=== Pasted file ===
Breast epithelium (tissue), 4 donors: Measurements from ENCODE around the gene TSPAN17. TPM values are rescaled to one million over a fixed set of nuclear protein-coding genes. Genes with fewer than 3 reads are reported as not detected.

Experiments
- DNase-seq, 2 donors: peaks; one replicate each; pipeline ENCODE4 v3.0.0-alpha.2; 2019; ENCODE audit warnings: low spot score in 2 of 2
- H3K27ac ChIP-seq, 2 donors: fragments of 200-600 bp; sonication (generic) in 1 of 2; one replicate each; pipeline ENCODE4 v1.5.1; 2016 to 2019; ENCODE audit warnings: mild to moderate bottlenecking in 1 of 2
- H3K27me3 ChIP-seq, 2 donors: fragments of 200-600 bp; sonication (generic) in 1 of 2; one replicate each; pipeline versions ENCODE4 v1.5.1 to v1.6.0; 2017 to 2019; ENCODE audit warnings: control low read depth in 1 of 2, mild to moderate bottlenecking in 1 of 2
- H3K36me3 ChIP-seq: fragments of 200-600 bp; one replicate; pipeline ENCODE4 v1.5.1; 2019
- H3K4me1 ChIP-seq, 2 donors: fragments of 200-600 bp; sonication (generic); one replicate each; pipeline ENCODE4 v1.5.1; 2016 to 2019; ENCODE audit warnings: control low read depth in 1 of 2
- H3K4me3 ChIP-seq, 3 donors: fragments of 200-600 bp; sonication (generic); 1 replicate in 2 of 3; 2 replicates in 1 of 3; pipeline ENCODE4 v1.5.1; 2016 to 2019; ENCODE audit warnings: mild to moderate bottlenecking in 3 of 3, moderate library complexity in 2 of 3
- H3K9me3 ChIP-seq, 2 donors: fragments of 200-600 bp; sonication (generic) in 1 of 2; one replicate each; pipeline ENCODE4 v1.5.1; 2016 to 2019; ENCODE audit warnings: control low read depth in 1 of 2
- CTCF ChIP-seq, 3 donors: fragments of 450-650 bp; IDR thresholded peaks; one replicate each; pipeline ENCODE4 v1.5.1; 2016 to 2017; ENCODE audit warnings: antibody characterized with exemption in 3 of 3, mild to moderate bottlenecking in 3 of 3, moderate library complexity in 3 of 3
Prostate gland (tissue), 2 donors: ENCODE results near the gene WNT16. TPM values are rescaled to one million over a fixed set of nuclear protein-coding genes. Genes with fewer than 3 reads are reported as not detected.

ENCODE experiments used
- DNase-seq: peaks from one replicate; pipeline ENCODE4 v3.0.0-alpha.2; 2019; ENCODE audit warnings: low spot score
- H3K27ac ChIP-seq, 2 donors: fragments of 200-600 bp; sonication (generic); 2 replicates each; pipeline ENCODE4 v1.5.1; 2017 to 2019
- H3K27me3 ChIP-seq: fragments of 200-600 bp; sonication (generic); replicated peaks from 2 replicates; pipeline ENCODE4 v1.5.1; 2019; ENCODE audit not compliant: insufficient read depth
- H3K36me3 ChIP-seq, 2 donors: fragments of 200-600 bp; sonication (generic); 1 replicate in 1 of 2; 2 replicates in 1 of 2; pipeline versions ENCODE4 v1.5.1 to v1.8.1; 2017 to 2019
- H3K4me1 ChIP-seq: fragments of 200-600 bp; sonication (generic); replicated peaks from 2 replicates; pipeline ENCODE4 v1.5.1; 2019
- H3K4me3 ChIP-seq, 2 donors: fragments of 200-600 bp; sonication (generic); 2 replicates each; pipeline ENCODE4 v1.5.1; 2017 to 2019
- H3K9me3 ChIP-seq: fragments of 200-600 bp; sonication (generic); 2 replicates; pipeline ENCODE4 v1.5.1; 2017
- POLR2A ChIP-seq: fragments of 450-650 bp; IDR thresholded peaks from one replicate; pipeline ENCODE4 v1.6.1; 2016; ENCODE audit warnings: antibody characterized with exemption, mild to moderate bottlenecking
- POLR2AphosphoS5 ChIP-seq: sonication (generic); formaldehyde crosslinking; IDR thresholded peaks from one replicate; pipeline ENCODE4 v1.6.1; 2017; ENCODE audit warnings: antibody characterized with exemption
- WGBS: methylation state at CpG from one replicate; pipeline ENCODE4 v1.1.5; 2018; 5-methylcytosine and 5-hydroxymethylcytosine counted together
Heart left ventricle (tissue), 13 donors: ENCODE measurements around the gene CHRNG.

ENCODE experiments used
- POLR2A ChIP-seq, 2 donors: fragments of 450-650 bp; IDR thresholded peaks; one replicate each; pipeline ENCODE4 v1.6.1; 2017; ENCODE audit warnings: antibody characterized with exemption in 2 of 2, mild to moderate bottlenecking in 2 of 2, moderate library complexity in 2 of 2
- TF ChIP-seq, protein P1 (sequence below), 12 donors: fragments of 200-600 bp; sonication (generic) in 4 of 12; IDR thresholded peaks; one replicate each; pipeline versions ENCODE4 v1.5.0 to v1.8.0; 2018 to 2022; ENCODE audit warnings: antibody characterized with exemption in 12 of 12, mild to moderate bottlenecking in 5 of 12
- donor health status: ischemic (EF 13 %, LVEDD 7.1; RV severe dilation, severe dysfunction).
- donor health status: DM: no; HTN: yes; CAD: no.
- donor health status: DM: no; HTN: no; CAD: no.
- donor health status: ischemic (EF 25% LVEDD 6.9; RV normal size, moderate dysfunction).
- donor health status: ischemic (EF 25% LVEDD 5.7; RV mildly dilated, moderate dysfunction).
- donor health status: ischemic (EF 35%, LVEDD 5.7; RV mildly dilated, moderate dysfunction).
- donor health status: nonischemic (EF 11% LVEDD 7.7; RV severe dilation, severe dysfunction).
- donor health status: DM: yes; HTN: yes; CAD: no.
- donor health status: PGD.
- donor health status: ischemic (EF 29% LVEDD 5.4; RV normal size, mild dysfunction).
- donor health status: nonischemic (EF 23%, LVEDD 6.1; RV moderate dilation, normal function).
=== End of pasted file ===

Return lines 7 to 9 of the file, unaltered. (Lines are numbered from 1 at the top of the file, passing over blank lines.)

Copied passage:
- H3K4me1 ChIP-seq, 2 donors: fragments of 200-600 bp; sonication (generic); one replicate each; pipeline ENCODE4 v1.5.1; 2016 to 2019; ENCODE audit warnings: control low read depth in 1 of 2
- H3K4me3 ChIP-seq, 3 donors: fragments of 200-600 bp; sonication (generic); 1 replicate in 2 of 3; 2 replicates in 1 of 3; pipeline ENCODE4 v1.5.1; 2016 to 2019; ENCODE audit warnings: mild to moderate bottlenecking in 3 of 3, moderate library complexity in 2 of 3
- H3K9me3 ChIP-seq, 2 donors: fragments of 200-600 bp; sonication (generic) in 1 of 2; one replicate each; pipeline ENCODE4 v1.5.1; 2016 to 2019; ENCODE audit warnings: control low read depth in 1 of 2